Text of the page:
(b. 1518, Venezia, d. 1594, Venezia)
The Supper at Emmaus1542-43
Oil on canvas, 156 x 212 cm
Szépmûvészeti Múzeum, Budapest
Tintoretto began his career as one of Titian's pupils and was later much influenced by Parmigianino and Michelangelo, but his own art, dramatic and animated, passionate and visionary, kept a highly individual note that was in many respects totally original.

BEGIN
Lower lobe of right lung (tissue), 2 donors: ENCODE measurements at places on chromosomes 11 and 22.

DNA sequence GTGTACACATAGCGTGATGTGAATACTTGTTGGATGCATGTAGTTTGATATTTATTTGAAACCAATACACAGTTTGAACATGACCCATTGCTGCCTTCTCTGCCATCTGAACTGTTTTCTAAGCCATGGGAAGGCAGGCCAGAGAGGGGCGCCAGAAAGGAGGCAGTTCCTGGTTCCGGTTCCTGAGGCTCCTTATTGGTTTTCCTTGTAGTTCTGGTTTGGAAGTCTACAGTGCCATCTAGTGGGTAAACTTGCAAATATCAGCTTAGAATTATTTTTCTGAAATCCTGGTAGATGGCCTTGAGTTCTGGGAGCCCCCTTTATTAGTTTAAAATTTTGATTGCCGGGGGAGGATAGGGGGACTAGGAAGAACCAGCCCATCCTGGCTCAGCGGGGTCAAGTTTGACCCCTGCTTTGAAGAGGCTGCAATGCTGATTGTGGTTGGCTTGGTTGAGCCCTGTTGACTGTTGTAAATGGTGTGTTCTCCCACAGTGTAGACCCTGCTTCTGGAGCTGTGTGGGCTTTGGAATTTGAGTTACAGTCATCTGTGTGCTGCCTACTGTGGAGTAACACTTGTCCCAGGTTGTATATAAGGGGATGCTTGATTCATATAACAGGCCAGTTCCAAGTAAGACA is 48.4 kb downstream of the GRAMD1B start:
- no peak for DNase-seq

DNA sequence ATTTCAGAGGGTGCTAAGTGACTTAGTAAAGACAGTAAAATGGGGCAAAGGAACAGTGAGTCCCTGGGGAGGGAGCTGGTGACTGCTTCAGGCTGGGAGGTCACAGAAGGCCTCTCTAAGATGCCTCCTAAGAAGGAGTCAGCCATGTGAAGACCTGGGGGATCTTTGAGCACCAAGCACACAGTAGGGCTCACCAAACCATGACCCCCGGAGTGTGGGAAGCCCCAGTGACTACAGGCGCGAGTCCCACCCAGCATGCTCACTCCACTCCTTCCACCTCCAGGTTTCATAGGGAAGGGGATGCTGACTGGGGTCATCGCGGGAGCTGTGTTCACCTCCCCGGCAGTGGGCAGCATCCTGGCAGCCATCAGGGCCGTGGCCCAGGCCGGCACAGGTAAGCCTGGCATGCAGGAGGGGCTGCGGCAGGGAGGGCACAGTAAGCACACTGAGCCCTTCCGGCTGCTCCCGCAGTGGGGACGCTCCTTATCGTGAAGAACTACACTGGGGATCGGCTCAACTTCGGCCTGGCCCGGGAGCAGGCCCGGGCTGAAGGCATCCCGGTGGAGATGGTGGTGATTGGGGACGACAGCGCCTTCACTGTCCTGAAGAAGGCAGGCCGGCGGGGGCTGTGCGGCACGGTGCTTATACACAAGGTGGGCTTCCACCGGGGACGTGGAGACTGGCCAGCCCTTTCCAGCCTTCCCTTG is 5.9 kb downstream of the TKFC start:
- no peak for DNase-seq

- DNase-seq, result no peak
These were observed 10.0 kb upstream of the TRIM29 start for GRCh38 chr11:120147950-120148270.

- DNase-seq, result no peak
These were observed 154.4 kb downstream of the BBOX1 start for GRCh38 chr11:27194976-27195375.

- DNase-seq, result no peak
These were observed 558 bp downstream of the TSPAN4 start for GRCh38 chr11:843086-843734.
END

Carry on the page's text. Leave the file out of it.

The Supper at Emmaus is considered by experts to have been painted in about 1540, when he was a young man. Unlike his paintings of the Last Supper - a frequent subject of his later years - this painting is a more balanced composition in the Renaissance style, with the figures arranged parallel to the picture plane. The figures are relatively large and statuesque, and there is not such effective use of contrasting light and shade or spatial arrangement as in the more mature works. It is primarily by means of gestures and vigorous poses that the painter conveys the dramatic and tense atmosphere inherent in the scene.